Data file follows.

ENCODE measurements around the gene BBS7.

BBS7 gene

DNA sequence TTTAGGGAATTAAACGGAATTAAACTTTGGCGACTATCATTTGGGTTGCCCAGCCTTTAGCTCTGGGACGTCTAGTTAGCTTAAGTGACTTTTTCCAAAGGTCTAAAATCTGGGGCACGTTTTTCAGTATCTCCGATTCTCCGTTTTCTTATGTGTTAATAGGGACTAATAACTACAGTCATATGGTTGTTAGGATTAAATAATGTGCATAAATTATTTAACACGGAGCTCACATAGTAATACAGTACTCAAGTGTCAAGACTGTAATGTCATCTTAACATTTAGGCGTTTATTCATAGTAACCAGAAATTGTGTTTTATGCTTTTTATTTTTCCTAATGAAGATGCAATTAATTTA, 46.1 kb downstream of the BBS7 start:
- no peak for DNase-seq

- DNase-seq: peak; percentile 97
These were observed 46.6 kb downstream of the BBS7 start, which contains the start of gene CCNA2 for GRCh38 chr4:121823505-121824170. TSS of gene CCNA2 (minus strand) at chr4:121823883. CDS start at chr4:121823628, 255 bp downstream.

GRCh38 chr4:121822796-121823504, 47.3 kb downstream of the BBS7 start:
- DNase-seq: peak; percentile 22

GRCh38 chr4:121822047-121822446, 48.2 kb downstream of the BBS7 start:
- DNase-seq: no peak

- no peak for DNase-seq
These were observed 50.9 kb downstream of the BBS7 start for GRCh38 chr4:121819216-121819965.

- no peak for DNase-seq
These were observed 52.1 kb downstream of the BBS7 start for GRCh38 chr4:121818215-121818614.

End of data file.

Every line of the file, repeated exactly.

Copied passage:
ENCODE measurements around the gene BBS7.

BBS7 gene

DNA sequence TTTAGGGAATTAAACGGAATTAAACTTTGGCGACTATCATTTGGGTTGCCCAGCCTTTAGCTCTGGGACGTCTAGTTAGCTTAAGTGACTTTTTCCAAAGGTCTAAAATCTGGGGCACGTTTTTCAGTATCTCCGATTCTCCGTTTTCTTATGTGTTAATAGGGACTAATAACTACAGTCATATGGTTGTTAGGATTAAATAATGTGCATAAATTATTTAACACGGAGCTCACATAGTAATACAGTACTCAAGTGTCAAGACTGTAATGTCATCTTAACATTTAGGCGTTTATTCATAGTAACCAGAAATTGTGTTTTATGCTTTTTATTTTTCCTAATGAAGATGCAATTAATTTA, 46.1 kb downstream of the BBS7 start:
- no peak for DNase-seq

- DNase-seq: peak; percentile 97
These were observed 46.6 kb downstream of the BBS7 start, which contains the start of gene CCNA2 for GRCh38 chr4:121823505-121824170. TSS of gene CCNA2 (minus strand) at chr4:121823883. CDS start at chr4:121823628, 255 bp downstream.

GRCh38 chr4:121822796-121823504, 47.3 kb downstream of the BBS7 start:
- DNase-seq: peak; percentile 22

GRCh38 chr4:121822047-121822446, 48.2 kb downstream of the BBS7 start:
- DNase-seq: no peak

- no peak for DNase-seq
These were observed 50.9 kb downstream of the BBS7 start for GRCh38 chr4:121819216-121819965.

- no peak for DNase-seq
These were observed 52.1 kb downstream of the BBS7 start for GRCh38 chr4:121818215-121818614.